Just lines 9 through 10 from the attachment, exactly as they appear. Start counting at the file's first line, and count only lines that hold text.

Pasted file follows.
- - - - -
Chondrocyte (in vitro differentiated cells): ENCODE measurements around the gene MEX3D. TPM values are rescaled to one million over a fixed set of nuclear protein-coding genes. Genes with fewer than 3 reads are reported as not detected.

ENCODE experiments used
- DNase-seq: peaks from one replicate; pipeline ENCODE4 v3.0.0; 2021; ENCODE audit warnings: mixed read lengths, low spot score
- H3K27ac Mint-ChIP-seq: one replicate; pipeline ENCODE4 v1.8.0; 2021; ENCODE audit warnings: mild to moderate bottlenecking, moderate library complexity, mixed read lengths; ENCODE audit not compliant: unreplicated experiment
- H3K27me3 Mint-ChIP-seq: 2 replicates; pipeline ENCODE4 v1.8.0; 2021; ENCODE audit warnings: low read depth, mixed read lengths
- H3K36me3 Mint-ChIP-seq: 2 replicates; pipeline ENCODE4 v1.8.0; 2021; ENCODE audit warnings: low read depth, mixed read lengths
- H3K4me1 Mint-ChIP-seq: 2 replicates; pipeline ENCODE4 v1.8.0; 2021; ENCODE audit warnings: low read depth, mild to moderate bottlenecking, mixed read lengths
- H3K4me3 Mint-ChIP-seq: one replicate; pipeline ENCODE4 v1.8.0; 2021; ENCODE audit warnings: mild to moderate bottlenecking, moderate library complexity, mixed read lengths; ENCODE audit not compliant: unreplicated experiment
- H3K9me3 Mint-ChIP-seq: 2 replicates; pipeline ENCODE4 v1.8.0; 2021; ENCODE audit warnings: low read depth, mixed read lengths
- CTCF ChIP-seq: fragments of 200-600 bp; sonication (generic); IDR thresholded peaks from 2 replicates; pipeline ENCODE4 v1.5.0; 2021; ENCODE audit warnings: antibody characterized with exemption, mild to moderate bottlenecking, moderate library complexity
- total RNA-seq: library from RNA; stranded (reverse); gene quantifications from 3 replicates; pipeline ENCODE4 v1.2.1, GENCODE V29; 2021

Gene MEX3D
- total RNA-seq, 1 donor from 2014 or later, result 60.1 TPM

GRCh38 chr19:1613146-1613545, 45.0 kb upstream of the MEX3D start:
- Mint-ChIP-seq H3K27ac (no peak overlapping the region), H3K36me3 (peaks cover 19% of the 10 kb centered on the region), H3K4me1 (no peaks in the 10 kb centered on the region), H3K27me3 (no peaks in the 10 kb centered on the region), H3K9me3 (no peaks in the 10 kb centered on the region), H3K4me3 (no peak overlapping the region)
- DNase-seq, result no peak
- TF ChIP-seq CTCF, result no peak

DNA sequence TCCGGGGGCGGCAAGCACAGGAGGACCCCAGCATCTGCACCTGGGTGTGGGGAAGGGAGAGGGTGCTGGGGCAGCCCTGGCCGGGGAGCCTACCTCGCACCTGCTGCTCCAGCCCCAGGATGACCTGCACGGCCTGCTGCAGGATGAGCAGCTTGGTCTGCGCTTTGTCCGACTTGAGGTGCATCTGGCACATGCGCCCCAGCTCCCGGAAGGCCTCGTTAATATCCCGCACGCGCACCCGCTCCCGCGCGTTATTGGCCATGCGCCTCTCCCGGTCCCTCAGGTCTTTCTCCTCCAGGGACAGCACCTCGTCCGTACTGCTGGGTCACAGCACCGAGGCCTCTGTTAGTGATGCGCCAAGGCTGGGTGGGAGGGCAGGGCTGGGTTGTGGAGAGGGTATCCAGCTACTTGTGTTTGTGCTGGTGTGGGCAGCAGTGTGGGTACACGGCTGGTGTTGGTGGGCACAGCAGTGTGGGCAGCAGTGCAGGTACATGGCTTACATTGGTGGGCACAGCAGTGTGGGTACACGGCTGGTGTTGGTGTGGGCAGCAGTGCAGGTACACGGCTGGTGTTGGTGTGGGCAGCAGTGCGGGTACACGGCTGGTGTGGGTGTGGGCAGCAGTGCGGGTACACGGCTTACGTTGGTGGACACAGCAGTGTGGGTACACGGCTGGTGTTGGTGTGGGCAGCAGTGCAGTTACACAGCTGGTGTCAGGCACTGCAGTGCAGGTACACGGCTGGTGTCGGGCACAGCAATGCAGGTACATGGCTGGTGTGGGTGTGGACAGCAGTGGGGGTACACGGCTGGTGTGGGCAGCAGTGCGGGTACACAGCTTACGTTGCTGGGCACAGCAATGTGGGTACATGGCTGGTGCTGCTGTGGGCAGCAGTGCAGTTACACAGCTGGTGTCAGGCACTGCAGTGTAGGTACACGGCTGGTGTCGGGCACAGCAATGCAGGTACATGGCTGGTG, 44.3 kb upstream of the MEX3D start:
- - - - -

- H3K9me3 Mint-ChIP-seq: 2 replicates; pipeline ENCODE4 v1.8.0; 2021; ENCODE audit warnings: low read depth, mixed read lengths
- CTCF ChIP-seq: fragments of 200-600 bp; sonication (generic); IDR thresholded peaks from 2 replicates; pipeline ENCODE4 v1.5.0; 2021; ENCODE audit warnings: antibody characterized with exemption, mild to moderate bottlenecking, moderate library complexity